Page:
It has dawned with blue sky, white puffy clouds and sunshine in Jacksonville, Fla. You might be asking yourself, "What is happening in Jacksonville?" It is the new home of the National Certification Commission for Acupuncture and Oriental Medicine (NCCAOM).
To celebrate not only the new headquarters, but also the NCCAOM's 25th anniversary, it held its first-ever open house on Monday, June 25, with demonstrations of acupuncture, bodywork therapy and herbology. The organization also hosted a ribbon cutting ceremony in recognition of its silver anniversary. Mina Larson, NCCAOM director of communications said, "We want to let the community be aware of what we've done."
The NCCAOM has relocated its national headquarters to the booming and business-friendly downtown area of Jacksonville. This was a business decision based on economics, a healthy environment, friendly people, a young and strong health care community, and numerous opportunities for fitness experiences. Florida is also the third largest state for diplomates.
What does NCCAOM do? It gives tests in five areas for national certification. When you pass one or more of the computerized written exams, you are issued a certificate that can be framed and exhibited on the wall of your office. The NCCAOM is accredited with "establishing, assessing, and promoting recognized standards of competence and safety in acupuncture and Oriental medicine for the protection and benefit of the public."
When you select a location for your practice of Oriental medicine, consider all of the above, as well as the environment you want to create. Have you considered feng shui for your office environment? This process creates an environment that is conducive to providing service, while nourishing your own soul.
Kory Ward-Cook, PhD, the CEO for NCCAOM, worked with a feng shui master to achieve the optimum working environment and decoration for the staff. As you enter through the set of glass doors to the building of the new headquarters, peace and order are present. This is one of the benefits of feng shui.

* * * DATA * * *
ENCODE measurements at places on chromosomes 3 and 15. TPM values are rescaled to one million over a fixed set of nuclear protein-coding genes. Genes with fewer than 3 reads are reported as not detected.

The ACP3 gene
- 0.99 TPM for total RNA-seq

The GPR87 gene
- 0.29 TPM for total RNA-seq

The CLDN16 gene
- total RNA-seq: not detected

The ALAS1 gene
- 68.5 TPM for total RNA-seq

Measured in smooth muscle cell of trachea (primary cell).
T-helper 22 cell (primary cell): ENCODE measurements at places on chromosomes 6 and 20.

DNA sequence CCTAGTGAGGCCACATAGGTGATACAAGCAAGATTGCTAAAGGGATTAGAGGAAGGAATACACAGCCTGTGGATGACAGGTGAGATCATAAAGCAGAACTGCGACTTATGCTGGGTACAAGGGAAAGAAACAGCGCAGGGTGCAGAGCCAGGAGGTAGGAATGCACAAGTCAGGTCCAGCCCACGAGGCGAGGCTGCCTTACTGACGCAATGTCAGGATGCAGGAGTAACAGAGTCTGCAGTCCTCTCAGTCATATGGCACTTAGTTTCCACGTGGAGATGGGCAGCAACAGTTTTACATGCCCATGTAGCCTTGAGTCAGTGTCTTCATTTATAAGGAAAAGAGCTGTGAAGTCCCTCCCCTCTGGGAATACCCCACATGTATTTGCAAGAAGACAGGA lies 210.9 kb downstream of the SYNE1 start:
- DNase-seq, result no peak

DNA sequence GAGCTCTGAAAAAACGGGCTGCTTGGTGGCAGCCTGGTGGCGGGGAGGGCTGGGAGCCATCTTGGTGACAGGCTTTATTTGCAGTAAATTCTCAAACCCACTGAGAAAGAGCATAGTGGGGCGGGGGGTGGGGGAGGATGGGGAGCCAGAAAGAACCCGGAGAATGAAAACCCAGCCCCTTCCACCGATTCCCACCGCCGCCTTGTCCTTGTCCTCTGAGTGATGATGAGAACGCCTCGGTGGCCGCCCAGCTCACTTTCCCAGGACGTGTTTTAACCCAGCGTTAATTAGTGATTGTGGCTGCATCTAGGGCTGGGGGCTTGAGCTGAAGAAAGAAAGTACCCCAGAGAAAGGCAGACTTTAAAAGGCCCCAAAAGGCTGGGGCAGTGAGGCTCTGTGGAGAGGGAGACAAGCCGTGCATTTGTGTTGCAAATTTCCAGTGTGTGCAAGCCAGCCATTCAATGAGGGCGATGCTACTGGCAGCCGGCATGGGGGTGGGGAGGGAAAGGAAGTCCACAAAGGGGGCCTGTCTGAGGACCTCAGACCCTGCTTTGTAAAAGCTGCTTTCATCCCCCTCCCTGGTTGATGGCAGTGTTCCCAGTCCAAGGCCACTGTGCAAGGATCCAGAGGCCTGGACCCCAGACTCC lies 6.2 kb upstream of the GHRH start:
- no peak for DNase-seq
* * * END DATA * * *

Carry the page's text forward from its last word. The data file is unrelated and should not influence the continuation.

Ward-Cook enthused about the move: "The Jacksonville area will provide the organization with a stable and healthy environment to continue its growth, so that we can offer the best in customer service to our diplomates and candidates. We believe that it is in the best interests of the NCCAOM and our stakeholders to relocate to an area that is more cost-effective and offers many of the same advantages as our current location. We will continue to have a national presence representing diplomates worldwide."
During my brief visit at NCCAOM, I learned of the many other aspects of advocacy that this group is doing for the profession. It is taking a leadership role in supporting local and national media exposure and placement. The NCCAOM has contracted with a media firm to help get the message out about acupuncture and Oriental medicine.
Both Betsy Smith, associate deputy director, and Mina Larson conduct workshops around the United States called "Improve Yourself Using NCCAOM as a Resource for Marketing and Lobbying." These workshops have proved to be invaluable for the practitioners who have learned and used their material, ideas and resources. And Laura Culver Edgar, EdD, has been traveling around conducting workshops on item-writing and test construction. This has been a very informative subject for school faculty members.
There have been numerous articles about NCCAOM and various diplomats around the country in newspapers and magazines, including Parade, Women's Health & Fitness, Washington Business Journal and The Washington Post. Many include photos as well as educational information and news. You also can keep up with the latest NCCAOM news via the organization's community spotlight page.
Click here for more information about Marilyn Allen, Editor-at-Large.